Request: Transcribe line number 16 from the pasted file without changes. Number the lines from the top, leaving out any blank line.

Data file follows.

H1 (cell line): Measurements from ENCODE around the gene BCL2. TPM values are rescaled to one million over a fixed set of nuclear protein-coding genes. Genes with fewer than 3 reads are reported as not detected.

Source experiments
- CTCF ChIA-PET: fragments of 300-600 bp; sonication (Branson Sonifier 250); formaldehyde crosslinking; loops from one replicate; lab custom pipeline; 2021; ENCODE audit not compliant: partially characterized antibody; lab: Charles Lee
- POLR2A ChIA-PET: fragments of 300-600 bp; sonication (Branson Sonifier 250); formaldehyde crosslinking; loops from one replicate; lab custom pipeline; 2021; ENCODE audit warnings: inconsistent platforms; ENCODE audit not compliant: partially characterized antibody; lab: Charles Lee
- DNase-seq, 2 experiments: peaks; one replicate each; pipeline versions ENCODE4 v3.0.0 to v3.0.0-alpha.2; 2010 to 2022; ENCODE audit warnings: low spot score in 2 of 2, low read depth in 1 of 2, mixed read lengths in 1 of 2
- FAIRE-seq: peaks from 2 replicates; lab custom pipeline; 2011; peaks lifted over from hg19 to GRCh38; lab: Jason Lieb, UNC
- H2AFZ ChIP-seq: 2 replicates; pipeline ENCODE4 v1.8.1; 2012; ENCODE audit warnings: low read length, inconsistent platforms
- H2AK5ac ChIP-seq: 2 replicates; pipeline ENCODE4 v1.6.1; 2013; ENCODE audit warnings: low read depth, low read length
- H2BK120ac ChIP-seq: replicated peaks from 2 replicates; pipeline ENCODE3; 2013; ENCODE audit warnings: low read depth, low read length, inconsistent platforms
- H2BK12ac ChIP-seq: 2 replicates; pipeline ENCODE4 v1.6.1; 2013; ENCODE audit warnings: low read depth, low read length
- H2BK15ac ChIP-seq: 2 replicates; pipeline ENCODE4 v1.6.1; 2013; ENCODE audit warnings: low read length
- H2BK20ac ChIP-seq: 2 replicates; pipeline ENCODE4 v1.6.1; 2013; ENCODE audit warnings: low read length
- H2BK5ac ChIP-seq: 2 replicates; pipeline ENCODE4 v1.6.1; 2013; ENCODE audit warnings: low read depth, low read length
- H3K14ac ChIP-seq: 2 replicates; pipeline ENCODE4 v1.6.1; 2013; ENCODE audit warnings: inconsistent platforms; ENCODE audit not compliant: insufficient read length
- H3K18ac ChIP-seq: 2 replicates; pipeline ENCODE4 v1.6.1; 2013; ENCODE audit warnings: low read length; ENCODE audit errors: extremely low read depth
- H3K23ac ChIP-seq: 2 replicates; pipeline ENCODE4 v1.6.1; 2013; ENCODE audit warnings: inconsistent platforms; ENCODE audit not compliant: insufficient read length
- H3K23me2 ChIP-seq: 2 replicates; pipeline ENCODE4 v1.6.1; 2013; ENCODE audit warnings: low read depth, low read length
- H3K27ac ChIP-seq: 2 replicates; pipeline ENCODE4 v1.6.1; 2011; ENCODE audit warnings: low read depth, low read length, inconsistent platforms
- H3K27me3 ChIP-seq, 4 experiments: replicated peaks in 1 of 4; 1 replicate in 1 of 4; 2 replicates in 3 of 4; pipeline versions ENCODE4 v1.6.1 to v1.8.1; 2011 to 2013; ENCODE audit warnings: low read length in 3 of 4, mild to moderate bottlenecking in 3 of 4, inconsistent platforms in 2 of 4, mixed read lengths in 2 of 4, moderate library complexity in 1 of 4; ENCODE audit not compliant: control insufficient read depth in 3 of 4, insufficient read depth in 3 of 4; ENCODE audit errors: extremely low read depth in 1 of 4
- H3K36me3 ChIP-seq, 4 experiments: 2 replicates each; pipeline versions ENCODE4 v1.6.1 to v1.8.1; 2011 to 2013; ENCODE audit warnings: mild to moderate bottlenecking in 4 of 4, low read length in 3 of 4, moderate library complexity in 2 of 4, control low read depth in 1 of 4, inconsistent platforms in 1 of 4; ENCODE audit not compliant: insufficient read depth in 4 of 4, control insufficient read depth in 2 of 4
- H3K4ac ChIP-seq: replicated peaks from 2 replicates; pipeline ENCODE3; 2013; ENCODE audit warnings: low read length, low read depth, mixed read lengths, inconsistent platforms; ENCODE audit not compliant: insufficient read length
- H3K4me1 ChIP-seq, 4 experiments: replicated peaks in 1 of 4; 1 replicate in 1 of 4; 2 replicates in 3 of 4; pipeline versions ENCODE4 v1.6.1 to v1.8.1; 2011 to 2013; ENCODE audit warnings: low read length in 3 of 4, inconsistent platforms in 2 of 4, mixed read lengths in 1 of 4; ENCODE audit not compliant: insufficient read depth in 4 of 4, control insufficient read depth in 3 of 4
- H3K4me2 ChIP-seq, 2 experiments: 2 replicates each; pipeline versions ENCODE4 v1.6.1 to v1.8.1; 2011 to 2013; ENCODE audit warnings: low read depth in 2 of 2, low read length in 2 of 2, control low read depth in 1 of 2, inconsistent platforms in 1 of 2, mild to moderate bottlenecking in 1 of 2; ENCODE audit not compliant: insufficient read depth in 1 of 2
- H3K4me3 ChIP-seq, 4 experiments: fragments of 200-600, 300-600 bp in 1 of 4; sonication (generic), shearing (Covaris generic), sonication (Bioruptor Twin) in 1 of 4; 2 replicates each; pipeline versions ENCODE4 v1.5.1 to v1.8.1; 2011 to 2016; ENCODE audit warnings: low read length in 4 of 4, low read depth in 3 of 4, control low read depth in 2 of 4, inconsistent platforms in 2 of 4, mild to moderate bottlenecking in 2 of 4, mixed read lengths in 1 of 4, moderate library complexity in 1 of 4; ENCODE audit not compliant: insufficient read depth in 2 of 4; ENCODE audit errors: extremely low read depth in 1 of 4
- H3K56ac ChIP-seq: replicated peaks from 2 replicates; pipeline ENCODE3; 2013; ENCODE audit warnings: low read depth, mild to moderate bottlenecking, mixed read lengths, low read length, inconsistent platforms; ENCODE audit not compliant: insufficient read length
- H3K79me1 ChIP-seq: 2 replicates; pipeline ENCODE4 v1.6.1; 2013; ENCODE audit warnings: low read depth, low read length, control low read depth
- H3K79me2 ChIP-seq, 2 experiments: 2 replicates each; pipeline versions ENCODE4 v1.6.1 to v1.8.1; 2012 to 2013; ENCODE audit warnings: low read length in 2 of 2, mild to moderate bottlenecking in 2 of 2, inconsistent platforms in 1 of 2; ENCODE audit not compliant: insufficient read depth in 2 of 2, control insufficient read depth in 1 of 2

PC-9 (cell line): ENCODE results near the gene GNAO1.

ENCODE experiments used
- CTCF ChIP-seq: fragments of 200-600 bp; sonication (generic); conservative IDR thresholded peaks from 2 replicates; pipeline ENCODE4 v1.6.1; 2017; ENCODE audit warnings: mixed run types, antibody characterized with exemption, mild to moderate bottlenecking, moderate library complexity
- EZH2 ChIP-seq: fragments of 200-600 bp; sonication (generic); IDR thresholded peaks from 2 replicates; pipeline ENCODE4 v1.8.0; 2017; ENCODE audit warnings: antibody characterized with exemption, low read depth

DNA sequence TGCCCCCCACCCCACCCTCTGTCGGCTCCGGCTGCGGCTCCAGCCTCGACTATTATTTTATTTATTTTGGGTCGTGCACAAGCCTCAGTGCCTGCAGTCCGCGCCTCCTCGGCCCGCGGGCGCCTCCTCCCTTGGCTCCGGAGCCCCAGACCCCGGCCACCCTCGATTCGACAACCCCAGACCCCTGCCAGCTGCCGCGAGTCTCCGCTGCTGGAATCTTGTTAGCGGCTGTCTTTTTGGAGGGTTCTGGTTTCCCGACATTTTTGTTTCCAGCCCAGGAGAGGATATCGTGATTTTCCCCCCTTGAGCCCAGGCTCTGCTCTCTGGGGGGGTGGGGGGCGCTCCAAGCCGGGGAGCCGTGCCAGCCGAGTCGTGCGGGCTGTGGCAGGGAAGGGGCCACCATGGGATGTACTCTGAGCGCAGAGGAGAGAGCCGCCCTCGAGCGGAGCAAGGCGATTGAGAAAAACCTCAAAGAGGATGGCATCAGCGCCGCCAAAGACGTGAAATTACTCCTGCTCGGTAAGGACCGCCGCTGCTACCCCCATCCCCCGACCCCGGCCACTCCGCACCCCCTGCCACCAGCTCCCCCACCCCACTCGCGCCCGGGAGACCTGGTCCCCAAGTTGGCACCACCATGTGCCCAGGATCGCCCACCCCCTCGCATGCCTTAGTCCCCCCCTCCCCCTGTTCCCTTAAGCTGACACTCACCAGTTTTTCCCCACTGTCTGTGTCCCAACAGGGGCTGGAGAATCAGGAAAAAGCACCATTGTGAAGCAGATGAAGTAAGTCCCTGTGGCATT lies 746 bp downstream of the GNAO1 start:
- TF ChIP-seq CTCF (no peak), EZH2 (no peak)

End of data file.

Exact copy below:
- H3K23ac ChIP-seq: 2 replicates; pipeline ENCODE4 v1.6.1; 2013; ENCODE audit warnings: inconsistent platforms; ENCODE audit not compliant: insufficient read length